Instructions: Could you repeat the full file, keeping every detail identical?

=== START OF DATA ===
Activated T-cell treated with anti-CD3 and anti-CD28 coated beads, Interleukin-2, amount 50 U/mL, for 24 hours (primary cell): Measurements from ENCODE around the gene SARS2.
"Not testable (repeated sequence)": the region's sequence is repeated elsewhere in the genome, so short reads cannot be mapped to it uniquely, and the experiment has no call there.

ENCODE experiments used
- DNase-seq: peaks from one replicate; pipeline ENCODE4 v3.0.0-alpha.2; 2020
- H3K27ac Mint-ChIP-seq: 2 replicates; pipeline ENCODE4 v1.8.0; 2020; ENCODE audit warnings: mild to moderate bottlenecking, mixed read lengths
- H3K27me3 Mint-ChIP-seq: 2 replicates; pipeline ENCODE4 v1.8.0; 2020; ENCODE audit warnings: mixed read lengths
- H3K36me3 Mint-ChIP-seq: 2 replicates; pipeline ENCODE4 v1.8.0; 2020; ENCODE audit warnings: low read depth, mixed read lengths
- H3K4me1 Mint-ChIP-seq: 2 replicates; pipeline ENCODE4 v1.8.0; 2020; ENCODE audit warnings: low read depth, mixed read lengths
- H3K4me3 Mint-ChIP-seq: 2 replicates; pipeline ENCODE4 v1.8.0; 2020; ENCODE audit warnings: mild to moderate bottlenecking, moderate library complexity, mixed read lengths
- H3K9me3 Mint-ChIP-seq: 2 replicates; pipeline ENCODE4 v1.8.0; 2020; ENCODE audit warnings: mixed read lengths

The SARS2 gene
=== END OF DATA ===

Activated T-cell treated with anti-CD3 and anti-CD28 coated beads, Interleukin-2, amount 50 U/mL, for 24 hours (primary cell): Measurements from ENCODE around the gene SARS2.
"Not testable (repeated sequence)": the region's sequence is repeated elsewhere in the genome, so short reads cannot be mapped to it uniquely, and the experiment has no call there.

ENCODE experiments used
- DNase-seq: peaks from one replicate; pipeline ENCODE4 v3.0.0-alpha.2; 2020
- H3K27ac Mint-ChIP-seq: 2 replicates; pipeline ENCODE4 v1.8.0; 2020; ENCODE audit warnings: mild to moderate bottlenecking, mixed read lengths
- H3K27me3 Mint-ChIP-seq: 2 replicates; pipeline ENCODE4 v1.8.0; 2020; ENCODE audit warnings: mixed read lengths
- H3K36me3 Mint-ChIP-seq: 2 replicates; pipeline ENCODE4 v1.8.0; 2020; ENCODE audit warnings: low read depth, mixed read lengths
- H3K4me1 Mint-ChIP-seq: 2 replicates; pipeline ENCODE4 v1.8.0; 2020; ENCODE audit warnings: low read depth, mixed read lengths
- H3K4me3 Mint-ChIP-seq: 2 replicates; pipeline ENCODE4 v1.8.0; 2020; ENCODE audit warnings: mild to moderate bottlenecking, moderate library complexity, mixed read lengths
- H3K9me3 Mint-ChIP-seq: 2 replicates; pipeline ENCODE4 v1.8.0; 2020; ENCODE audit warnings: mixed read lengths

The SARS2 gene